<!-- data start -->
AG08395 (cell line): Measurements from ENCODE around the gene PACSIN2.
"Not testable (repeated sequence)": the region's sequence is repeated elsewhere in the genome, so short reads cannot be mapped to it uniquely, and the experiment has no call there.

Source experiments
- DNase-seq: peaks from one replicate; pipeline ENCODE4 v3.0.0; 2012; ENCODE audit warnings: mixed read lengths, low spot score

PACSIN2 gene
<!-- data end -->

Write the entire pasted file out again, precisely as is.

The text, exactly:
AG08395 (cell line): Measurements from ENCODE around the gene PACSIN2.
"Not testable (repeated sequence)": the region's sequence is repeated elsewhere in the genome, so short reads cannot be mapped to it uniquely, and the experiment has no call there.

Source experiments
- DNase-seq: peaks from one replicate; pipeline ENCODE4 v3.0.0; 2012; ENCODE audit warnings: mixed read lengths, low spot score

PACSIN2 gene